In recent months many factions of the financial industry have been penalized for the participation in the mortgage crisis of 2008, but in recent news the Consumer Financial Protection Bureau has narrowed its scope and taken aim at the mortgage servicing firms who play a large role in whether struggling individuals either lose their home or receive extra time to rectify their situations.
In its first act of enforcement under new mortgage servicing rules that began this year, the consumer financial regulatory bureau and Flagstar bank reached a $37.5 million settlement because of accusations the bank prevented thousands of people from accessing tools that would have helped them escape foreclosure. Flagstar has been accused of withholding information from clients, stringing clients along for months, then wrongfully denying them loan modifications, they also failed to inform clients that documents critical to the approval of their modifications were needed. Richard Cordray, the director of the consumer protection bureau said “Flagstar took excessive time to process borrowers’ applications, did not tell them when their applications were incomplete, denied loan modifications to qualified borrowers, and illegally delayed finalizing permanent loan modifications”
One of the biggest concerns generated from this situation is the lack of options or even community oriented departments in these large financial institutions, focused on helping clients find the best option. Here in the District we have an opportunity to provide an incentive to some of these financial institutions. The Community Development Act of 2013 would incentivize more community development from financial institutions, by evaluating their community development plans and factoring those evaluations into which banks secure financial contracts with the city. This latest settlement by Flagstar shows our financial institutions need a little push in the right direction; a Responsible Banking Ordinance seems like the perfect start.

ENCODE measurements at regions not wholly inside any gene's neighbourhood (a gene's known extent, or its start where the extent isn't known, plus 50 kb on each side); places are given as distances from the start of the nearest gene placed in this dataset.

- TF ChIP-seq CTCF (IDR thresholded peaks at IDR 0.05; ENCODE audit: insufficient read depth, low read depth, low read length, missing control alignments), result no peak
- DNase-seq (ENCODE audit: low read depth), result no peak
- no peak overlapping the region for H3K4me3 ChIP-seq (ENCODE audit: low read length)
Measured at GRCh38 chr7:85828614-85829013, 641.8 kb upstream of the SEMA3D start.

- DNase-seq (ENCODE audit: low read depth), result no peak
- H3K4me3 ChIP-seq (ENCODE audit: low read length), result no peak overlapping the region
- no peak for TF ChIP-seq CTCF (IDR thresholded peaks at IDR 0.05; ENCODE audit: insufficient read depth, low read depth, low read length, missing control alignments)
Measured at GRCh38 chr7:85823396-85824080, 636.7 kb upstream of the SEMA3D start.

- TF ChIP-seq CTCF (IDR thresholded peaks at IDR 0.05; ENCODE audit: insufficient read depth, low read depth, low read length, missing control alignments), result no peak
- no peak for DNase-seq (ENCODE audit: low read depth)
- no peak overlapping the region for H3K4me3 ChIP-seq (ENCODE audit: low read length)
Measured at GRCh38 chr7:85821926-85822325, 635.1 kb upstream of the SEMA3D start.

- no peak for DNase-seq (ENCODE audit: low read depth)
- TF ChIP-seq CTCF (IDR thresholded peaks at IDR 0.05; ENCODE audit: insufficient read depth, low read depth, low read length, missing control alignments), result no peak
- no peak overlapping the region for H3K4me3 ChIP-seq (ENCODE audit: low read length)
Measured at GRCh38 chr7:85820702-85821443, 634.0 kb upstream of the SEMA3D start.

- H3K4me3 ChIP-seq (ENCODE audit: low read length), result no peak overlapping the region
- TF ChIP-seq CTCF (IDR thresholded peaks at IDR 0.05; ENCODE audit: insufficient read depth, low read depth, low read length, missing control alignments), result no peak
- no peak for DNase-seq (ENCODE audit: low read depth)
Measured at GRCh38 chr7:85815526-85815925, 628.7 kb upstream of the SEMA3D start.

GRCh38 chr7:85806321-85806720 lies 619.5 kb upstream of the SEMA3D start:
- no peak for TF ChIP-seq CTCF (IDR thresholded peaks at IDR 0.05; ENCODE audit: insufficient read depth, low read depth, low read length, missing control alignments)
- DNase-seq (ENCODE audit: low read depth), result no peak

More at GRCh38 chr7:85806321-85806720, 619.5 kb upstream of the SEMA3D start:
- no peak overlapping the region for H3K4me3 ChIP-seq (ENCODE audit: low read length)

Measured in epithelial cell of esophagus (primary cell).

As the city continues to grapple with its affordable housing crisis and the sharp rise in the homeless population, rapid rehousing has been one of the few bright spots. However, a recent change in how the program is administered could create a self-re-enforcing system of continued homelessness and a growing homeless population. Due to a recent change all rapid re-housing subsidies end after one year; prior to this change the subsidies where reviewed by a case manager every three months.
In a Washington Post article shedding light on this issue, the author spends time with Nkechi Feaster, someone who would be considered a rapid re-housing success, but is currently on the brink of homelessness. As a recipient of the District’s rapid re-housing program Ms. Feaster was given a full housing subsidy to cover her monthly rent of $950 and her case was reviewed every three months. The next year, after she found a temp job as a community organizer paying $1,000 each month, the city asked her to put half of her income toward rent. Shortly after she began paying her rent in full, her temp position expired and she was once again facing financial hardship. Instead of helping families break the cycle of poverty, the program can contribute to very briefly delaying it. A program first developed in Los Angeles and Minneapolis in the 1980’s, rapid re-housing was intended as a crisis intervention program, not a tool to break generational poverty. Next year the city has appropriated $20 million to rapid re-housing, while funding for homeless family services is being reduced by $6 million.